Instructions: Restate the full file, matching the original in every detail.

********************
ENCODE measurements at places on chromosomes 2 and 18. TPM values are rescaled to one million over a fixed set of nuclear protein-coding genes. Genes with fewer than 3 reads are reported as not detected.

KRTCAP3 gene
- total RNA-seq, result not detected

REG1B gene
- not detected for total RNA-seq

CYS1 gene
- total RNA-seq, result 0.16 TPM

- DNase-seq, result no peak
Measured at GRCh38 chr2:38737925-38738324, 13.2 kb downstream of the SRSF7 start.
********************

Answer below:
ENCODE measurements at places on chromosomes 2 and 18. TPM values are rescaled to one million over a fixed set of nuclear protein-coding genes. Genes with fewer than 3 reads are reported as not detected.

KRTCAP3 gene
- total RNA-seq, result not detected

REG1B gene
- not detected for total RNA-seq

CYS1 gene
- total RNA-seq, result 0.16 TPM

- DNase-seq, result no peak
Measured at GRCh38 chr2:38737925-38738324, 13.2 kb downstream of the SRSF7 start.